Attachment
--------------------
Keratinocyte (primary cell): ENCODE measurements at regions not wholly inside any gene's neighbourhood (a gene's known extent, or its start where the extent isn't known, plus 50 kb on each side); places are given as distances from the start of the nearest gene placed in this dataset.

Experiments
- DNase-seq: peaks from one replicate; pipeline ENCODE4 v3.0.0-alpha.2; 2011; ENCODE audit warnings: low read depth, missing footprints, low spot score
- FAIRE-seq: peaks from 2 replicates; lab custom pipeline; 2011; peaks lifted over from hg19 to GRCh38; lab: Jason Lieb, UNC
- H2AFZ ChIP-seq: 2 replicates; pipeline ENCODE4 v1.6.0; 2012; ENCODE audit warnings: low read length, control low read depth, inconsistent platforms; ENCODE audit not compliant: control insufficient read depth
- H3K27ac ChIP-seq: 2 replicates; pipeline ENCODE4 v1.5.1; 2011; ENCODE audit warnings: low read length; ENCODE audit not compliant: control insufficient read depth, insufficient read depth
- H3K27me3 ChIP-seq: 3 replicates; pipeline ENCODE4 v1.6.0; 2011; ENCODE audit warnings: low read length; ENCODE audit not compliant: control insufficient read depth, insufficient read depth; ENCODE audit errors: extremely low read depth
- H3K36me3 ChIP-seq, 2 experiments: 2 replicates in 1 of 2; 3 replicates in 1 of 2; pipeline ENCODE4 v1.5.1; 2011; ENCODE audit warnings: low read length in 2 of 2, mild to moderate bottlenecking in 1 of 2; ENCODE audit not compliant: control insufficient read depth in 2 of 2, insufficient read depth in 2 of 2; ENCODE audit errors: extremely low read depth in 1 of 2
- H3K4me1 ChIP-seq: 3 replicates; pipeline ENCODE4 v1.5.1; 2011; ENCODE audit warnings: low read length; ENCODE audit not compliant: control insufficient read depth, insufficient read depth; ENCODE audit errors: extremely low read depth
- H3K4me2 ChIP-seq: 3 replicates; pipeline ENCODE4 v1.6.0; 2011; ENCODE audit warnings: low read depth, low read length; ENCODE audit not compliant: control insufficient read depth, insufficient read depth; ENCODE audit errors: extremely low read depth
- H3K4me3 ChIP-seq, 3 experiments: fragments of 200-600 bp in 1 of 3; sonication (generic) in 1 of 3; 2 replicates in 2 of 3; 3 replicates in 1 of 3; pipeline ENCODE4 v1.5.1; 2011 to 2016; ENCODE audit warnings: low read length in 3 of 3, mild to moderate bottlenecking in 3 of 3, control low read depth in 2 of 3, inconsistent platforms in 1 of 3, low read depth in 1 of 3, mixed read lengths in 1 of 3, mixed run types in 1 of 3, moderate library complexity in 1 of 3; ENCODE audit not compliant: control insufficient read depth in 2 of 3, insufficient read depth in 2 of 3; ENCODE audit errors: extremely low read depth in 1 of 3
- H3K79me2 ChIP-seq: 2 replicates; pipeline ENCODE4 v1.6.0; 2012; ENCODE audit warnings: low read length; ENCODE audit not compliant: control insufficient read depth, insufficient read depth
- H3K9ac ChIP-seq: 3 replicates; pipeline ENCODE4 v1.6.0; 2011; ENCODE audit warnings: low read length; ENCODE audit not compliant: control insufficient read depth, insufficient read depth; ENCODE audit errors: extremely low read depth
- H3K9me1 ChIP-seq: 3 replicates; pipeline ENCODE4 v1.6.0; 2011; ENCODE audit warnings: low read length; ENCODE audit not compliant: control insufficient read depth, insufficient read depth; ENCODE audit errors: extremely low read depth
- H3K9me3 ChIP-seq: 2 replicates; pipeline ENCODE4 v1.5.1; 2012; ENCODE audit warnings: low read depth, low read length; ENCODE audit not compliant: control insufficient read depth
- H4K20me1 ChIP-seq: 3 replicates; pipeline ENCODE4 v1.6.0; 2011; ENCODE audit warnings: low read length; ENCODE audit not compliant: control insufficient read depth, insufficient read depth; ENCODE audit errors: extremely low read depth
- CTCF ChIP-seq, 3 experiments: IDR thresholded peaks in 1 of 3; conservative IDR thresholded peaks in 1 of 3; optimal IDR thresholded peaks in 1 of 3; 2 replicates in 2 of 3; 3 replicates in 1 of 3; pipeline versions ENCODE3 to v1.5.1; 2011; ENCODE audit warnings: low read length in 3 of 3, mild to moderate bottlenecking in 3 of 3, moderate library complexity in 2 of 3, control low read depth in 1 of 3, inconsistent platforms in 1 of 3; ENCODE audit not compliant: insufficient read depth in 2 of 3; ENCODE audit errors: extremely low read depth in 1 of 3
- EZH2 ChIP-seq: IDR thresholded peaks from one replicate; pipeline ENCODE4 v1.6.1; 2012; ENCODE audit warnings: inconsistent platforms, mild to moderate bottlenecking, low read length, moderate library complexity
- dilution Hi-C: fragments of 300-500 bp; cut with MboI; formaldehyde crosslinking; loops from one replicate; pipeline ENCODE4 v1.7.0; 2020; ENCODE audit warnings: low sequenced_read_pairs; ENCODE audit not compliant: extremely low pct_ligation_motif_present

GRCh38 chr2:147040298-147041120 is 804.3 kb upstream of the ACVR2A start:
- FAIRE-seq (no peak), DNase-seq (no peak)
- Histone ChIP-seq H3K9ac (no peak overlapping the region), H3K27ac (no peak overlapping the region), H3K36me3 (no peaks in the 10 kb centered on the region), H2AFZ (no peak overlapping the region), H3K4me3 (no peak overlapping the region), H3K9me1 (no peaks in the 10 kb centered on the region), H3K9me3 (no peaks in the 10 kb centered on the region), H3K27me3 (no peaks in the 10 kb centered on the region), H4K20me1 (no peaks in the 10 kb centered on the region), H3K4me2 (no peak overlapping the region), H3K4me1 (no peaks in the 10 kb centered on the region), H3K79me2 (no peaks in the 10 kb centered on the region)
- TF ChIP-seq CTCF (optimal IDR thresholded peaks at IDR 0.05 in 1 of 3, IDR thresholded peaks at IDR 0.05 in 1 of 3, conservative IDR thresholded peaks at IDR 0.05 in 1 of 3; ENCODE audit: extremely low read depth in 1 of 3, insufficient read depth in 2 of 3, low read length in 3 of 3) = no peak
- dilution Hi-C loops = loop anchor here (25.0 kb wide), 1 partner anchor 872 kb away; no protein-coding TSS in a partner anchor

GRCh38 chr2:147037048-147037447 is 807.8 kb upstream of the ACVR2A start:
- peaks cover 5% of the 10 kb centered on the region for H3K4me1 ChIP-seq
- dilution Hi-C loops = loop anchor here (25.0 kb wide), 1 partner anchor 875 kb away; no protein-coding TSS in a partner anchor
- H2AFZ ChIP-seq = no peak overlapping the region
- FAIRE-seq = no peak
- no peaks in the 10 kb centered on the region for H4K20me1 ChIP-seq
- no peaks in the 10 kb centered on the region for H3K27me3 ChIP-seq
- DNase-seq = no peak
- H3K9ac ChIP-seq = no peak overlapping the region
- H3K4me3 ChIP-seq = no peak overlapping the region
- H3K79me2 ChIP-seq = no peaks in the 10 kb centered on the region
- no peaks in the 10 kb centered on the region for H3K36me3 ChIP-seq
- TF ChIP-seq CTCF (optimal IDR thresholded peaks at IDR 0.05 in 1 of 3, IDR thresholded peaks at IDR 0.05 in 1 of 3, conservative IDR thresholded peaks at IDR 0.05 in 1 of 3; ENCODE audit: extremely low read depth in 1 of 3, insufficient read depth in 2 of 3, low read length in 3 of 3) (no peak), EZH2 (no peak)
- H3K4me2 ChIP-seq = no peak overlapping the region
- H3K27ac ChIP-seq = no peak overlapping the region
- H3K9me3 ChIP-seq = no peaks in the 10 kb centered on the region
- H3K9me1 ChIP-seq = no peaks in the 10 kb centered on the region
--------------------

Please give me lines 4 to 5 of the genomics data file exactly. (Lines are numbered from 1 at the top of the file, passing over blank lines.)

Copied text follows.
- FAIRE-seq: peaks from 2 replicates; lab custom pipeline; 2011; peaks lifted over from hg19 to GRCh38; lab: Jason Lieb, UNC
- H2AFZ ChIP-seq: 2 replicates; pipeline ENCODE4 v1.6.0; 2012; ENCODE audit warnings: low read length, control low read depth, inconsistent platforms; ENCODE audit not compliant: control insufficient read depth